FRANKFURT (Reuters) - Convergence between the euro zone’s richer and poorer economies appears to be resuming, but income gaps remain huge and the euro has not been a catalyst for reducing inequality, a study published by the European Central Bank showed on Friday.
Membership of the currency union was considered an economic booster, anchoring confidence and attracting investment to fuel growth that would let Mediterranean and central European countries catch up.
“It is striking, however, that little convergence has occurred among the early euro adopters, despite their differences in GDP per capita,” the paper, which does not necessarily represent the ECB’s opinion, said.
“In contrast to some initial expectations that the establishment of the euro would act as a catalyzer of faster real convergence, little convergence, if any, has taken place for the whole period 1999-2016.”
Italy recorded the worst relative performance, but even in Spain, the income gap has not declined. Early gains were reversed by the bloc’s debt crisis.
The study concluded that the euro on its own neither boosts nor hinders convergence, but in the case of southern Europe, it probably masked broader problems predating the common currency.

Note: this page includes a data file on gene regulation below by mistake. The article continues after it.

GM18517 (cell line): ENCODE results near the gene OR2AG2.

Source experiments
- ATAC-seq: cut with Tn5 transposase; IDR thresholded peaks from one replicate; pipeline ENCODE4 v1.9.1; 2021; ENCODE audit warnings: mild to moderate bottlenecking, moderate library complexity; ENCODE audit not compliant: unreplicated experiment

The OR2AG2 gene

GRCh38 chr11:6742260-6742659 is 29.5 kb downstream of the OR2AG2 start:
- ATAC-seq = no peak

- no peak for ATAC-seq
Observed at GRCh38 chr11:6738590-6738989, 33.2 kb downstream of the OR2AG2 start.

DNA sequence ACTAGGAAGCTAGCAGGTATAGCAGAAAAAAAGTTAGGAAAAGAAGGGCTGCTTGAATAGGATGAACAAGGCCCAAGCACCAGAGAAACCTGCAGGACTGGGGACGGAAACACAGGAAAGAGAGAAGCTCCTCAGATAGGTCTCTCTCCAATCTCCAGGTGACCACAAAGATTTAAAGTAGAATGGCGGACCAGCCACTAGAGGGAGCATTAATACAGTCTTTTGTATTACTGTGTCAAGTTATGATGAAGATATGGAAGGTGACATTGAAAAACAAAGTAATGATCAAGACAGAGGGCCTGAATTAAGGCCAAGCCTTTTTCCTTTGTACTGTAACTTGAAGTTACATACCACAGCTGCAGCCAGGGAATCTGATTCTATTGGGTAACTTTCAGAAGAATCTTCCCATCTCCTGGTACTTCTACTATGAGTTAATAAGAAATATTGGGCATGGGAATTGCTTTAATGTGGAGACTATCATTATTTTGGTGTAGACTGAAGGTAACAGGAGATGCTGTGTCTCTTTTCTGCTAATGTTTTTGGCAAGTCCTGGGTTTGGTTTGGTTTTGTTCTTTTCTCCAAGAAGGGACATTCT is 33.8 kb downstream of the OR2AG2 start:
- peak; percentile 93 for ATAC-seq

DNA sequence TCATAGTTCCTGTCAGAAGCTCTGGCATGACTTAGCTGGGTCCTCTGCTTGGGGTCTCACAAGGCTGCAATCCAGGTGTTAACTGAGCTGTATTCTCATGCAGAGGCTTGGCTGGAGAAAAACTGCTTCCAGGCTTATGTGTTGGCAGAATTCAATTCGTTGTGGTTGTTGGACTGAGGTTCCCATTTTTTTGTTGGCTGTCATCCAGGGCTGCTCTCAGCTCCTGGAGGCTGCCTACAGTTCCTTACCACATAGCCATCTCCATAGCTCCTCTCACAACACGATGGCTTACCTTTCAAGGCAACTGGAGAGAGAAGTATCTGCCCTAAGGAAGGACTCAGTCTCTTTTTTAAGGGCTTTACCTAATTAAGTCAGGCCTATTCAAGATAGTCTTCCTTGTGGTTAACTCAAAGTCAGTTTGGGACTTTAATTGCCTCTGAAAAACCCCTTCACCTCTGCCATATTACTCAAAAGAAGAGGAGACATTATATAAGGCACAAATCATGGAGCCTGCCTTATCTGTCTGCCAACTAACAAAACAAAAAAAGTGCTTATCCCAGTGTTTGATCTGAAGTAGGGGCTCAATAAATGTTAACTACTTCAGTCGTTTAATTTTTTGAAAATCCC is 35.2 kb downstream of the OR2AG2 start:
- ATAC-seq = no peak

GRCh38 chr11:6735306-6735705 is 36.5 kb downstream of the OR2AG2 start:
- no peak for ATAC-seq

Low productivity growth, weak institutional governance, and a poor use of investment are more likely causes of divergence than the single currency’s rigidity, the study said.
Reform efforts and the bloc’s recent upswing may be halting this process, however, even if it was too early to conclude whether the changes are cyclical or more structural.
Ireland and Spain in particular may once again be closing the income gap, while many of the others are at least no longer falling behind.
The former communist nations are also doing relatively well. Lithuania, Estonia, Latvia, Slovakia and non-euro zone member Romania have achieved the largest degree of convergence, the study concluded.
Reporting by Balazs Koranyi, editing by Larry King